Many of my dreams lack focus. The dream-ego (the “I” in the dream) can’t seem to accomplish what she intends, or is the victim of something or someone, or doesn’t participate in the main action. Sometimes these dreams are frustrating, and at other times, the “I” just seems to be slipping away. For me, a common dream metaphor for this slipperiness is when the dream-ego has to cope with actual sleepiness within the dream. Here are two examples:
Gathering for Ceremonies: I’m with a large group of people gathered halfway up a mountain, for some spiritual ceremonies. It’s a relaxed atmosphere with lots going on. I’m responsible for a toddler named “Sleepy,” and much of the time, I carry Sleepy around as s/he sleeps heavily in my arms. When s/he’s not asleep, s/he’s running around wildly, very distracting. The more I try to keep up with Sleepy, the drowsier I get…
Sleepy Attender: I’m attending an important workshop, sitting right up front, but I can’t stay awake. I sit up straight and pretend to be listening/meditating with my eyes closed, so the presenter won’t realize I’m asleep. After a while, I know I need to open my eyes at least briefly, to maintain the illusion of attentiveness, but I’m too groggy and can’t get myself to come out of it. [Finally I literally wake myself up by trying to open my eyes.]
Another expression of this same lack of dream-ego focus is when the dream itself just seems hazy, as if the dreamer is not able to generate vivid images. The environment around “me” in the dream is vague—maybe indoors, maybe outdoors, but with no noticeable features. Events in the dream, and body awareness for the dream-ego and dream characters, can also be hazy. In lucid dreams, where “I” realize that this is a dream, the experience is not sustainable, because the dream-ego and the dream environment are not distinct enough—either I wake up, or fall back into non-lucid, unremembered dreams.
A similar pattern can develop in my meditation practice. Either my mind is too busy, or I fall asleep. There’s a fundamental lack of focus, an absence—or a slippery confusion—at the center where concentration should be.
What’s going on here? Well, often this kind of dreaming or meditation experience can reflect a general lack of attention or self-awareness in waking life as well. The sense of self and surroundings may be weakened by something serious like illness or grief, or something more ordinary like fatigue or stress.
However, this business of losing focus in dreams—when dream experiences get slippery and the dream-ego gets sleepy—can also be a meaningful process of spiritual transformation. In some traditions, the experience of profound spiritual transformation is described, rather dramatically, as “ego-death.” An old identity has become too limiting and is no longer useful, so it must die in order for a new identity to be born.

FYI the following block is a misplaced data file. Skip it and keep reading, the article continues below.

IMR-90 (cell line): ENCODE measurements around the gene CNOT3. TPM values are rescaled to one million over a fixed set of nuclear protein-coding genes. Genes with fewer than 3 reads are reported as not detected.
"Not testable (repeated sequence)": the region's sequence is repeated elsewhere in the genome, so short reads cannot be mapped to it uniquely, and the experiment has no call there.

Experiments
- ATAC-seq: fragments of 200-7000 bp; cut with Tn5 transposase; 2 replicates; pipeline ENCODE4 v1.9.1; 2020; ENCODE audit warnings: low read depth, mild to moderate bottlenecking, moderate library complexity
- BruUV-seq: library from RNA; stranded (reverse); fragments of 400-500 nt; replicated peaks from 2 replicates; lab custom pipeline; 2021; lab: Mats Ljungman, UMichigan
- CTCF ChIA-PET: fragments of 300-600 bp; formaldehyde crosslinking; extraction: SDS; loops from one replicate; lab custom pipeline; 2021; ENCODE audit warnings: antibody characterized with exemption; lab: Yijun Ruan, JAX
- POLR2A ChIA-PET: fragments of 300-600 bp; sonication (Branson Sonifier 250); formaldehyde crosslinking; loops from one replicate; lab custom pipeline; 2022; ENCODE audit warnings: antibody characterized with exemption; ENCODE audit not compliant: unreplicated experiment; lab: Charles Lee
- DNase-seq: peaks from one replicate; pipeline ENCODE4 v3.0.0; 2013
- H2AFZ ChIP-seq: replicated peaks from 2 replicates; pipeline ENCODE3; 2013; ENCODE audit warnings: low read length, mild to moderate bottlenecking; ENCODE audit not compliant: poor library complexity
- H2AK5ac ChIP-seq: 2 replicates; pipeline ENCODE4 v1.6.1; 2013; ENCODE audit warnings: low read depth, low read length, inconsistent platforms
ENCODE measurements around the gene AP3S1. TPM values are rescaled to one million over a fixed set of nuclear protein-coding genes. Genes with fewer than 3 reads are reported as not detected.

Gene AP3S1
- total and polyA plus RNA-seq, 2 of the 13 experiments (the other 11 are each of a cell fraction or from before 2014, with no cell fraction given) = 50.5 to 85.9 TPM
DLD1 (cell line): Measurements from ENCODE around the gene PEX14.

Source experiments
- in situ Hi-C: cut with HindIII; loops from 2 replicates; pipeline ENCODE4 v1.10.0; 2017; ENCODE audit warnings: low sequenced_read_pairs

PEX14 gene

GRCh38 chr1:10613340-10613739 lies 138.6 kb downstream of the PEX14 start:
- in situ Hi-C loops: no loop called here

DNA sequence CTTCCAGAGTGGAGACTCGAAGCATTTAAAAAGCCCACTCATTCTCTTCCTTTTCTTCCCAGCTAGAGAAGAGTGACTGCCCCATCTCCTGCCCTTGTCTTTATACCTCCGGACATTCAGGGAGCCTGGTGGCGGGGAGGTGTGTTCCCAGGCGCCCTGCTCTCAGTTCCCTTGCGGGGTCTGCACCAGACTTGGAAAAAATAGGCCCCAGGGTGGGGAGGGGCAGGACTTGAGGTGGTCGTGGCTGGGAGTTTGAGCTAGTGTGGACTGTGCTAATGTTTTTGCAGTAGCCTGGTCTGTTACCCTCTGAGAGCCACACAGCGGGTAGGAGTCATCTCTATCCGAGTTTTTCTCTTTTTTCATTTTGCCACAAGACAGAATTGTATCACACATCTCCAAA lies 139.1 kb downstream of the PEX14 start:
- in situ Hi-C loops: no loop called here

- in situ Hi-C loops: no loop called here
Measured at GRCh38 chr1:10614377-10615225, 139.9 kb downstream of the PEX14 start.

When deep change is occurring, dreams are generally not slippery or sleepy at all. They can be extremely vivid, and often include death imagery: the death of the dream-ego, or other dream characters. Such intense death dreams are often followed by dreams of new life.
But “ego-death” can also represent a transformation that is more open-ended: the old identity dies, but the new identification that is forming is an identity with something fundamentally different from the familiar ego. Here, the ego doesn’t re-shape itself immediately into a new ego-identity, but remains hazy, free-floating within a larger wholeness. This self-lessness creates the potential for recognition of our true nature as a part of something beyond ourselves, something beyond the capacity of the ego to imagine.
Yet, for the ego this state can be overwhelming. As my ego tries to “get hold of itself” and find a locus of identity in the midst of this larger awareness—I may experience dreams where I’m struggling to bring my dream identity into focus, where I’m sleepy and the dream environment is vague. This can go on for quite a while. In waking life, I may find it hard to concentrate, hard to be clear about who I am and what I should be doing relative to the world around me.
So, what happens next? Well, the healthy ego does re-shape itself, of course. But ideally, the new ego has more flexible boundaries and a broader perspective. The dreams will come back into focus, but now there might be more and more dreams in which the dream-ego takes different forms and is experienced through different characters. Or, there may be more dreams in which there’s no absolute dream-ego at all: the dream center is just awareness bearing witness to the dream, or a profound sense that the dreamer and the dream are one and the same.
In the next post, I want to talk about what happens when “ego-death” leads to breakthrough dreams—dreams that give us a glimpse of a larger identity, the larger wholeness of the dreamer and the dream, asleep and fully awake.